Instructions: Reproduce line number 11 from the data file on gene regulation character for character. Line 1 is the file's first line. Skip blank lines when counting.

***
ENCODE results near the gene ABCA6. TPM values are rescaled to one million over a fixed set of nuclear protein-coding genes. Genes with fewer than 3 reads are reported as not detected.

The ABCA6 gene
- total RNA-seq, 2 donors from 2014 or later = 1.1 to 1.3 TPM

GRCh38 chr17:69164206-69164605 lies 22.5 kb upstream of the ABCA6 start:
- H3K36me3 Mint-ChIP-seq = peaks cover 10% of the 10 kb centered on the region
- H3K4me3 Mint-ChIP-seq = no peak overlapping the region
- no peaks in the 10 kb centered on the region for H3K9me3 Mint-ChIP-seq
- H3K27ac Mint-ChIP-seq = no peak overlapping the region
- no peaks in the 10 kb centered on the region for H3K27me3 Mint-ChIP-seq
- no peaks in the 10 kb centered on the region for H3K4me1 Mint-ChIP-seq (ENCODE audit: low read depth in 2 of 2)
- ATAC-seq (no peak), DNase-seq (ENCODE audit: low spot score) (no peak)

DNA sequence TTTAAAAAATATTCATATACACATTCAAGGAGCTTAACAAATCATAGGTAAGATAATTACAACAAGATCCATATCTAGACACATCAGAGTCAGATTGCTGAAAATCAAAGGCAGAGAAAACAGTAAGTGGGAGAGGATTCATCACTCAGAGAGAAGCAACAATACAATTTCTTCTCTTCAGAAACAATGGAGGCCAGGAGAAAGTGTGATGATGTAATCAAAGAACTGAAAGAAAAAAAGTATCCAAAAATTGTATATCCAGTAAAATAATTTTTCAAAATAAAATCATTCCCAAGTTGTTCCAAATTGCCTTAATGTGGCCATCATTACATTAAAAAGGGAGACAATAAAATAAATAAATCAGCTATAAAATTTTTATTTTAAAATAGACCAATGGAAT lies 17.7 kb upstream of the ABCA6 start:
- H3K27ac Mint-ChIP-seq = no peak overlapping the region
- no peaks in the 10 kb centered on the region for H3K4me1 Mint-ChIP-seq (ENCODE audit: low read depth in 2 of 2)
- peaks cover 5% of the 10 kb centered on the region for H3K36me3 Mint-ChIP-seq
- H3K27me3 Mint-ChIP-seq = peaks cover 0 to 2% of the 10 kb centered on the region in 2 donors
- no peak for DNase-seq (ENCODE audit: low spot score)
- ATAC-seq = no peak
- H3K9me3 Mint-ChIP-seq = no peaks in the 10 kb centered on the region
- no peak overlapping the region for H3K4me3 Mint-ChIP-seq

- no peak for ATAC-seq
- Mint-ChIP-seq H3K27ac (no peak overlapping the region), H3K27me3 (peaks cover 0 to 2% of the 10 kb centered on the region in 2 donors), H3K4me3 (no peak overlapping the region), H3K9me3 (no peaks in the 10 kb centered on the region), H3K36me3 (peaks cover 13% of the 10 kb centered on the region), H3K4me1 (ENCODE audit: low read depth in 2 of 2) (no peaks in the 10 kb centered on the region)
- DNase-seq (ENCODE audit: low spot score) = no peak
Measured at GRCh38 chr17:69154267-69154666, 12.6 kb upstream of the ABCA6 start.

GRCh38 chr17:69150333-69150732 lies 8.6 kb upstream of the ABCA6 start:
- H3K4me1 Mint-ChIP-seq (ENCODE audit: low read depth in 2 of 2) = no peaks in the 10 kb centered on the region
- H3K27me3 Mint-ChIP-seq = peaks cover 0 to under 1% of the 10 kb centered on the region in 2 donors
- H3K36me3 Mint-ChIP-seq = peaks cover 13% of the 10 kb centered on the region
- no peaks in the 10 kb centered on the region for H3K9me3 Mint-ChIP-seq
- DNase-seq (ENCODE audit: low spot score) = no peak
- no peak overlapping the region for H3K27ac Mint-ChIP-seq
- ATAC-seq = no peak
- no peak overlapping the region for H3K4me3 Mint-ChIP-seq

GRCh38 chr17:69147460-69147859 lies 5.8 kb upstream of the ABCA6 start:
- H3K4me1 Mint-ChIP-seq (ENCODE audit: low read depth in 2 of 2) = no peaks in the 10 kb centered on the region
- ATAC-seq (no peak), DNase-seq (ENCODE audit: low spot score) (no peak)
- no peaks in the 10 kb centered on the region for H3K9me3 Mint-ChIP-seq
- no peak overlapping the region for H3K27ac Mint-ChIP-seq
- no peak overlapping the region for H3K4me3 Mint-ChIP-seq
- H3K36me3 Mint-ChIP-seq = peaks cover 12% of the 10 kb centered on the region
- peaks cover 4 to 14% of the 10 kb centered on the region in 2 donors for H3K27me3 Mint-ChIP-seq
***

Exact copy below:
- ATAC-seq (no peak), DNase-seq (ENCODE audit: low spot score) (no peak)